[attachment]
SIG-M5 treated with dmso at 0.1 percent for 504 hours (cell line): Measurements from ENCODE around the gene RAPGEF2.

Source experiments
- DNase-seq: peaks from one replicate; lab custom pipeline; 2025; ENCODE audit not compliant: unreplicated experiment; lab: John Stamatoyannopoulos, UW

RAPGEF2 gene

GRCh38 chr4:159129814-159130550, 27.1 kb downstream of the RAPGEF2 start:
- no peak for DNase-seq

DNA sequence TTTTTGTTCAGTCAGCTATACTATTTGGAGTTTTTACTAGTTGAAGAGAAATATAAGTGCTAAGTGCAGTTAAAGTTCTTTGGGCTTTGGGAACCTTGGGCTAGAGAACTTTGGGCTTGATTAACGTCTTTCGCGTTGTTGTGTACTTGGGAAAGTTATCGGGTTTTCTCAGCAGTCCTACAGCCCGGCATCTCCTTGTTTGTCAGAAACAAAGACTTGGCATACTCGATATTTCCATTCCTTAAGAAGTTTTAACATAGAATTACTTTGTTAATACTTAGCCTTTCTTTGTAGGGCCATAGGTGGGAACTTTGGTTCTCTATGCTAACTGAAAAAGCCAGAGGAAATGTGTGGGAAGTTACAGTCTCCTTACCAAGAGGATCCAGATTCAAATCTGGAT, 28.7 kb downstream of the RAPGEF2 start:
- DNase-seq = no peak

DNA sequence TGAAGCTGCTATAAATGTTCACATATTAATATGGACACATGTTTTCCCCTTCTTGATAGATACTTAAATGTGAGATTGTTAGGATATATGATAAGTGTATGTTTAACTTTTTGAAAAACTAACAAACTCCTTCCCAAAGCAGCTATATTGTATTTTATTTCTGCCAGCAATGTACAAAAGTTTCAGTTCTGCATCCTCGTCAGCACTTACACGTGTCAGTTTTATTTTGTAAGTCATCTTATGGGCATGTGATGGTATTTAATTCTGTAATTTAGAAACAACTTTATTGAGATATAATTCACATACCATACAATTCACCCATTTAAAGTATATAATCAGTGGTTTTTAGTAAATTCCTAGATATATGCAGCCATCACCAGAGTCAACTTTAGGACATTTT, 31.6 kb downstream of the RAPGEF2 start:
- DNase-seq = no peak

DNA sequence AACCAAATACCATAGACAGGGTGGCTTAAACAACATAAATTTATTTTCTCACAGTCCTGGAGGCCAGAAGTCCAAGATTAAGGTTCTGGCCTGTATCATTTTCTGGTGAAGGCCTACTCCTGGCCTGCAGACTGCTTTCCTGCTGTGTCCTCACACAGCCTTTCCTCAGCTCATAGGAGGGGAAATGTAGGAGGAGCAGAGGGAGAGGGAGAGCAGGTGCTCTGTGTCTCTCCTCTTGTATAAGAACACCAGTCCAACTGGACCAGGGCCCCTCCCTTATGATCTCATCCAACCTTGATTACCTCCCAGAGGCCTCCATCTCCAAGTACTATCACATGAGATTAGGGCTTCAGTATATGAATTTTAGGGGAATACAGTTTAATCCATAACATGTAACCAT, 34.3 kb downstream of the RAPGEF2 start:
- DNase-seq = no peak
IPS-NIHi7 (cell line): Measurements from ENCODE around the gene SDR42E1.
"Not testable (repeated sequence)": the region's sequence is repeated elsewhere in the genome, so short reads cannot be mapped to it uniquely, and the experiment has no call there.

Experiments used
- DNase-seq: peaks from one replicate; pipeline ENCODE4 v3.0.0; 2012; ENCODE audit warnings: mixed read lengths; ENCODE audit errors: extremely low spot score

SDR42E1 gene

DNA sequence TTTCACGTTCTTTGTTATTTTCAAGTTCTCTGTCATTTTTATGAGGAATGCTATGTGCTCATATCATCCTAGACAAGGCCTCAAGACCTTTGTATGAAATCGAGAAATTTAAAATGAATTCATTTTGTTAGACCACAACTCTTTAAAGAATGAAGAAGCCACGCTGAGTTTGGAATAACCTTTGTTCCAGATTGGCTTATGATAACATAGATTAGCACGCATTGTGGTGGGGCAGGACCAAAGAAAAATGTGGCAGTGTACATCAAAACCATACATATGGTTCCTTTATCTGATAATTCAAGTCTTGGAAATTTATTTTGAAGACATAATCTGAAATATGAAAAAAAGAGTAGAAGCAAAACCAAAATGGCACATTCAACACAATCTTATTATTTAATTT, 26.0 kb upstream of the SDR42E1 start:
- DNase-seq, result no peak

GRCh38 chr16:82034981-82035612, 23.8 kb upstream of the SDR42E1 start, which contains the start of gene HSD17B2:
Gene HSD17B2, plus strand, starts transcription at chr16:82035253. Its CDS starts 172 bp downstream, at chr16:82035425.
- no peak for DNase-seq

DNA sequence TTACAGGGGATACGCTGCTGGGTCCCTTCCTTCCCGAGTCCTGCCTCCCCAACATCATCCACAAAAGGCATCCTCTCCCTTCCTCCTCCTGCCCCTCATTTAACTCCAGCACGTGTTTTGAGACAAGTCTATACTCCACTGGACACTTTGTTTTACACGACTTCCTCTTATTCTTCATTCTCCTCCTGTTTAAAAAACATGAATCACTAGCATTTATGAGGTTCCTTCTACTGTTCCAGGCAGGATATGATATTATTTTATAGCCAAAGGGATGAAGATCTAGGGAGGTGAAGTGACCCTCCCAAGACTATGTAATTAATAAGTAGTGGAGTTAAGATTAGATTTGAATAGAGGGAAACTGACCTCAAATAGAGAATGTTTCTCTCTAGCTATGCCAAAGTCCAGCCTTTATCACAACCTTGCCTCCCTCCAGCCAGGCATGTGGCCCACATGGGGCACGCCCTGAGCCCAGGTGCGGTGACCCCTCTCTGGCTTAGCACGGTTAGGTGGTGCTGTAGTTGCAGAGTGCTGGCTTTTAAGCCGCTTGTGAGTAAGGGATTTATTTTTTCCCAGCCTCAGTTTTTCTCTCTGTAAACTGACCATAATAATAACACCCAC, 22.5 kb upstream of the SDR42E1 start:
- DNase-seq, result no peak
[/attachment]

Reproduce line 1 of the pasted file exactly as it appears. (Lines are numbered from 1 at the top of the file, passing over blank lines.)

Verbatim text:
SIG-M5 treated with dmso at 0.1 percent for 504 hours (cell line): Measurements from ENCODE around the gene RAPGEF2.